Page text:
It's a common misconception that you need to fully pay off your current mortgage before you can consider remortgaging. This is simply not true. In fact, most homeowners remortgage while still having a balance on their current mortgage.
Let's clear up this misunderstanding right now.
Remortgaging is essentially switching your existing mortgage to a new deal, often with a different lender. You don't have to wait until you've paid off your current mortgage to do this. Instead, the outstanding balance of your current mortgage is paid off by the new mortgage. This can be a smart financial move if the new mortgage offers better rates or more favourable terms.
Think of it this way. You're not adding a new mortgage on top of your current one, but rather replacing the old one with a better deal. This can potentially save you a lot of money in the long run.
Remortgaging is only for those in financial difficulty
Another widespread myth suggests that remortgaging is only an option for those facing financial difficulties, but that's far from the reality. In fact, you'll find that remortgaging can be a wise financial move for a variety of reasons. It's not solely a last-ditch effort to manage overwhelming debt.
Here are a few scenarios where remortgaging might be a beneficial move for you:
Lower mortgage interest rate:
If rates have dropped since you took out your original mortgage, remortgaging can help you save money in the long run.
Better Mortgage Rates than your current lender:
if your deal is due to come to an end, you are not obliged to remain with your existing lender. Seeking a new rate from a different lender often means securing a deal that is better suited to your current circumstances.
Remortgaging can give you the extra funds needed for major renovations or repairs.
Better Mortgage Terms:
You might find a mortgage with more suitable terms, like a shorter repayment period or more flexibility.
While this does relate to financial difficulties, it's not the only reason to consider remortgaging. It can simplify your finances by combining multiple debts into one payment.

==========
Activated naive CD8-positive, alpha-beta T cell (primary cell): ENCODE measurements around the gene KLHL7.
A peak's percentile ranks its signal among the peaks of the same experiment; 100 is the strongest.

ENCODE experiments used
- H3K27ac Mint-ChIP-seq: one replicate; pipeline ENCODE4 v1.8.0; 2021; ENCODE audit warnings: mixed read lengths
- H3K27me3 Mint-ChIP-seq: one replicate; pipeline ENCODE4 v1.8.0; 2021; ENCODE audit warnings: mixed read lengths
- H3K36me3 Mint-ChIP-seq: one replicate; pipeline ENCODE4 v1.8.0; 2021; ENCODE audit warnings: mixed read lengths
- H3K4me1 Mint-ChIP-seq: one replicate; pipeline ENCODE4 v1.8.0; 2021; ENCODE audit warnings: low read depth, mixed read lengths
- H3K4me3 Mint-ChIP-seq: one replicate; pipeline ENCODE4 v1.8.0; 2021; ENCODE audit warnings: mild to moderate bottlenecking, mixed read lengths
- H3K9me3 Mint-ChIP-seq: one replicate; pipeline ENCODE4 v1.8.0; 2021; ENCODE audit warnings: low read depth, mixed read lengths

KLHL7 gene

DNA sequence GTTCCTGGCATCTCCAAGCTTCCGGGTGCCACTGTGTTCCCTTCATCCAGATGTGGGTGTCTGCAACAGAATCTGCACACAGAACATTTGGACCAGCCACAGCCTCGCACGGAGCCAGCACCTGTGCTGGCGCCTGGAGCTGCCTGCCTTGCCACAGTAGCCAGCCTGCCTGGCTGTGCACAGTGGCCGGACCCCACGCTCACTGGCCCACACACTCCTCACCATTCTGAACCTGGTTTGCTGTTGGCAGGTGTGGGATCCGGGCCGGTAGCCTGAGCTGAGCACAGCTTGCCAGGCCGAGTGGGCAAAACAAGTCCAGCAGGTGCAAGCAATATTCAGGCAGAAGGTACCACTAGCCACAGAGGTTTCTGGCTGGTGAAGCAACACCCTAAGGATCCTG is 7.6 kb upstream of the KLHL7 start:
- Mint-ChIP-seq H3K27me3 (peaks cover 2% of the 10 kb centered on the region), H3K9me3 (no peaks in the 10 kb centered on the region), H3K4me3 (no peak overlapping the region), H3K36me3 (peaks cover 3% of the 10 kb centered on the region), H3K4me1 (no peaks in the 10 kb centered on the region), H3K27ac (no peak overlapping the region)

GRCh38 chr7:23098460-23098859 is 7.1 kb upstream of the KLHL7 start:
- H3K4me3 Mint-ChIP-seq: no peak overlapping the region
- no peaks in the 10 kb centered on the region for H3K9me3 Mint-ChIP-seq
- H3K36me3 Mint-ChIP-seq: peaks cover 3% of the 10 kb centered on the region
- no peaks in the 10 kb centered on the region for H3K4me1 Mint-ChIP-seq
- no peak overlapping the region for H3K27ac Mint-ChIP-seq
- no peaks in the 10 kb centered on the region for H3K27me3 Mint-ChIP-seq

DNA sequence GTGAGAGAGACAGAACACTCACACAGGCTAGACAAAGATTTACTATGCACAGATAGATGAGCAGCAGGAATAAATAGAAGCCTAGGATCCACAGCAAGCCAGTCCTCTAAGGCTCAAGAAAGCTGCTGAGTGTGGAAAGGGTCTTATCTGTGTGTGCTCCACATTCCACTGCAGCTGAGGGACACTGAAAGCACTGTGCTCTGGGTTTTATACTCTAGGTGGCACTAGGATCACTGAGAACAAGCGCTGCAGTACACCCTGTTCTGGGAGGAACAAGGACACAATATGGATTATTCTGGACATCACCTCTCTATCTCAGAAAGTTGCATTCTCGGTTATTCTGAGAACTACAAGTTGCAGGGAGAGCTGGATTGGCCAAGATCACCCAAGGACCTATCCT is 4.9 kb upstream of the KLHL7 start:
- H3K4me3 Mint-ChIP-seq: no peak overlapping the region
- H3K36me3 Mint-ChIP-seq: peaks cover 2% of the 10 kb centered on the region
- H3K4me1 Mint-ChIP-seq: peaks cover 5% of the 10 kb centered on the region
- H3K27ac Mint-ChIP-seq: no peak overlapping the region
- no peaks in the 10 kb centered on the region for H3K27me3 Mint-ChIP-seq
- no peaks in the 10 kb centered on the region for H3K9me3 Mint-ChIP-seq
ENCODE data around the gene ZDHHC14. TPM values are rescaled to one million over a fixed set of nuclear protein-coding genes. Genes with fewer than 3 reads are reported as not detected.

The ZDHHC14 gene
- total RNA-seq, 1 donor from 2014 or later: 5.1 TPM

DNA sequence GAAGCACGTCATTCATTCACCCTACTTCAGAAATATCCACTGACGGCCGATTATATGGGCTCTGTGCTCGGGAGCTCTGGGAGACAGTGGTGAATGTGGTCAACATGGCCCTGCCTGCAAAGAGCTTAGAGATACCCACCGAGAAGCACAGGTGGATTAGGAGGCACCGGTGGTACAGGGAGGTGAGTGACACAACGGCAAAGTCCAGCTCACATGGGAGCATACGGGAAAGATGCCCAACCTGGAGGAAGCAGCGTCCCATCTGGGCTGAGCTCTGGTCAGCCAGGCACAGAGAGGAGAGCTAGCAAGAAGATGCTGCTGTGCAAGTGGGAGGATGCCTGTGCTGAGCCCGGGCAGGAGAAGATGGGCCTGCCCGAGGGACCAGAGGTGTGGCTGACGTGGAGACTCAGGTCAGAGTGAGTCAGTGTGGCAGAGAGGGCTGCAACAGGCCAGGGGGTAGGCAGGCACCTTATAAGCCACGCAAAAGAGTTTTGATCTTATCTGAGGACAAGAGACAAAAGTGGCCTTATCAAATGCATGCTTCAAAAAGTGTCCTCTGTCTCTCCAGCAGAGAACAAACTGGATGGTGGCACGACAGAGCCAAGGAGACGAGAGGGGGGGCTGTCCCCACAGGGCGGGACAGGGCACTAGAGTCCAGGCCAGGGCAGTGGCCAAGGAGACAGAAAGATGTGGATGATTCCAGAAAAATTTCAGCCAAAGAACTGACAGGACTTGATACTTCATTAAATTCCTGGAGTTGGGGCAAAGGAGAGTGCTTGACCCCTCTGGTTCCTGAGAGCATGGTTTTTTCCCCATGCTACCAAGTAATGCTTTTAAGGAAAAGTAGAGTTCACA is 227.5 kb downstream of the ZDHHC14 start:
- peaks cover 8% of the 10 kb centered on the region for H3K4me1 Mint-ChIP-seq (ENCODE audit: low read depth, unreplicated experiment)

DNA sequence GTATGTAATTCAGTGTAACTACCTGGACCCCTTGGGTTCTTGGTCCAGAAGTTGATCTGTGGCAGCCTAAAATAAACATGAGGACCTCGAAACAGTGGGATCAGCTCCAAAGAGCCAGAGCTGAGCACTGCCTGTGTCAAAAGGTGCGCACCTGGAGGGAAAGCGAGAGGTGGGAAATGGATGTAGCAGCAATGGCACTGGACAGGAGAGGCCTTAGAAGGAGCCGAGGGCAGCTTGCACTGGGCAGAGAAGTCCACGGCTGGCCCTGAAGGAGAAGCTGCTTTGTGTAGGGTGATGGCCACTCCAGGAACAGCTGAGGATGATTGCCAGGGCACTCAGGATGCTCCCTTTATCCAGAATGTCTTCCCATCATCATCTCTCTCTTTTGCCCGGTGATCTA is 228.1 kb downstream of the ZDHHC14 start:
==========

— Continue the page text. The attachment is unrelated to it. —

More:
If your property's value has increased, remortgaging can allow you to access this equity.
My current lender is the only option for remortgaging
Just as you aren't restricted to remortgaging only in financial difficulties, you're also not limited to your current lender when considering this option. You're free to look elsewhere and, in fact, it's encouraged. While it's convenient to stick with what's familiar, it's not necessarily the best move.
It's crucial to remember that the mortgage market is competitive. Many lenders are vying for your business, and they may offer better rates or terms than your current lender. Don't let loyalty blind you to a good deal. It's your money, after all, and you've got every right to make it work harder for you.
So, don't fall for these common misconceptions about remortgaging.
Your monthly payments could alter, but not always.
Bad credit isn't necessarily a barrier and you don't need to clear your current mortgage first.
It's not just for those in financial strife, and you're not stuck with your current lender.
Make sure to do your research and consult a financial advisor to see if remortgaging is right for your situation.